The first fortnight of operations has proven messy, however. Though IS has been pushed back in some areas, it is still making advances in others. It has crept towards Baghdad, causing jitters in the city, and this week was close to winning the Syrian Kurdish enclave of Ain al-Arab (known to Kurds as Kobane) on the Turkish border. More worrying for America, hardly anyone in Syria is cheering. Some complain that, instead of bombing Mr Assad, America is attacking his enemies; others claim that it is hitting civilians rather than IS; still others spread the idea that the whole business is a war against Islam. Almost all the rebels—including groups such as Harakat Hazm that receive anti-tank weapons from America and its allies—have criticised America. This raises a troubling question: is America causing a backlash among the very people it needs to win over? Read the rest of this entry »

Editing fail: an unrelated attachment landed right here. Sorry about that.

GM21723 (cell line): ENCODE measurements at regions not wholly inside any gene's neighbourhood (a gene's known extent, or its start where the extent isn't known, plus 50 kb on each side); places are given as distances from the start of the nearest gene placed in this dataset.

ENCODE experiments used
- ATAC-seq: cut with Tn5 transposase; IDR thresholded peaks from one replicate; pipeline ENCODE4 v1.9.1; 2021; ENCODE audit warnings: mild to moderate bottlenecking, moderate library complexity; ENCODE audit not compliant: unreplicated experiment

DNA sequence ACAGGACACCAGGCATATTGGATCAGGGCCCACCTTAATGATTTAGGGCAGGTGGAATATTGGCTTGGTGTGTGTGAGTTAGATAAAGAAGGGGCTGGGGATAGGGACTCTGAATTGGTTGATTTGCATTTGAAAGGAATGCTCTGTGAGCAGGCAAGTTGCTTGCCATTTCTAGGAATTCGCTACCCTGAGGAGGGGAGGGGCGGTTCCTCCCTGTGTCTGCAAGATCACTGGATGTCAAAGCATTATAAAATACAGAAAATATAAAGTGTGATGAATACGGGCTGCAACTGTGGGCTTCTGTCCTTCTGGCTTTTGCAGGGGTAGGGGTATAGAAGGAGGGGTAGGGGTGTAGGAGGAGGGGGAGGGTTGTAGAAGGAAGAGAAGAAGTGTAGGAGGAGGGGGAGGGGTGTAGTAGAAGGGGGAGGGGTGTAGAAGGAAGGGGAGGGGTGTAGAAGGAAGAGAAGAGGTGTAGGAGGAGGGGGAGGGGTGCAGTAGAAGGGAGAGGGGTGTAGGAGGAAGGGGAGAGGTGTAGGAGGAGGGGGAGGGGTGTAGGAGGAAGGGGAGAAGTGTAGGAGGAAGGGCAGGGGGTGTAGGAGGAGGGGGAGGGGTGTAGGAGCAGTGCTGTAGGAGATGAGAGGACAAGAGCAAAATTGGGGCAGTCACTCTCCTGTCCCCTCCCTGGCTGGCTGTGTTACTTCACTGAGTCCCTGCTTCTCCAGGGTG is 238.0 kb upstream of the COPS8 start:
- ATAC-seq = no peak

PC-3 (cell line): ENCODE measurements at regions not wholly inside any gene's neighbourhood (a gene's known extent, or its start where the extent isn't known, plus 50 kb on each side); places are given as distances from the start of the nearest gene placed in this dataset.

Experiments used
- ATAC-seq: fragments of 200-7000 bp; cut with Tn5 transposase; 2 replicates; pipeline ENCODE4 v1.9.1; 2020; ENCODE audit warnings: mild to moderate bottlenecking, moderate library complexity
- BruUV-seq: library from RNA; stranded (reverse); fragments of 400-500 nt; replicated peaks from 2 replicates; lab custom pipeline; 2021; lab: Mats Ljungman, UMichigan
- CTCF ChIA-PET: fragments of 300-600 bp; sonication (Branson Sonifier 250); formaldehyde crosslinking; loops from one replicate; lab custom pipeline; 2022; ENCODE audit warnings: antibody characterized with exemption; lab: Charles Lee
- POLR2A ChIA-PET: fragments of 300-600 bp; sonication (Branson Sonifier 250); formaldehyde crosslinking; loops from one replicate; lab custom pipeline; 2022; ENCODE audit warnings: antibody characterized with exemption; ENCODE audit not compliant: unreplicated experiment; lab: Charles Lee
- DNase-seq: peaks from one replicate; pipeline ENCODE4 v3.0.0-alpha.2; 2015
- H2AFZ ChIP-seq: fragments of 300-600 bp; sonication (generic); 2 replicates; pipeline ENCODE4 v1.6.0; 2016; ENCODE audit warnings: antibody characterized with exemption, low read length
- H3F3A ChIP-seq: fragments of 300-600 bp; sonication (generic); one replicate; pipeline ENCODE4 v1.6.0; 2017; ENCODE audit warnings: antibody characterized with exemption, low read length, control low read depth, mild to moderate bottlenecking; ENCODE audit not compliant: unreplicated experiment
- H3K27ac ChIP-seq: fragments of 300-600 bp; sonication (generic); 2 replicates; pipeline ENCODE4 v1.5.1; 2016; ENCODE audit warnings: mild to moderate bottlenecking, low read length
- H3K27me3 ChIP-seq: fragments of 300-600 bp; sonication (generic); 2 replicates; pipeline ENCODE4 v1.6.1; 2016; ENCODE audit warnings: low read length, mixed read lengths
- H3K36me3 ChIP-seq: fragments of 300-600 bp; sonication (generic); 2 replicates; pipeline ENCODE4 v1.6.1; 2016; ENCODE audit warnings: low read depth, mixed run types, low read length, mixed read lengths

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In New Front Against Islamic State, Dictionary Becomes a Weapon

By DAN BILEFSKYOCT
New York Times
October 2, 2014

PARIS — After the French mountaineering guide Hervé Gourdel was beheaded by an Algerian jihadist group aligned with the Islamic State last month, hundreds of Muslims gathered outside the Great Mosque of Paris to express their revulsion over the brutality of a group whose name and ideology, they said, was an insult to Muslims everywhere.

Some carried placards with the hashtag #NotInMyName, which has become a rallying cry on Twitter against the Islamic State.

Ahmet Ogras, vice president of the French Council of the Muslim Faith, which called for the protest on Sept. 26, said that the now-common use of the name Islamic State threatened to stigmatize France’s Muslims, Europe’s largest Muslim community. He also said that the name conferred unwarranted legitimacy on a group carrying out killings in the name of Islam.

“This is not a state; this is a terrorist organization,” he added. “I call them terrorists because that’s what they are. One has to call a dog a dog. One can’t play with words.” Read the rest of this entry »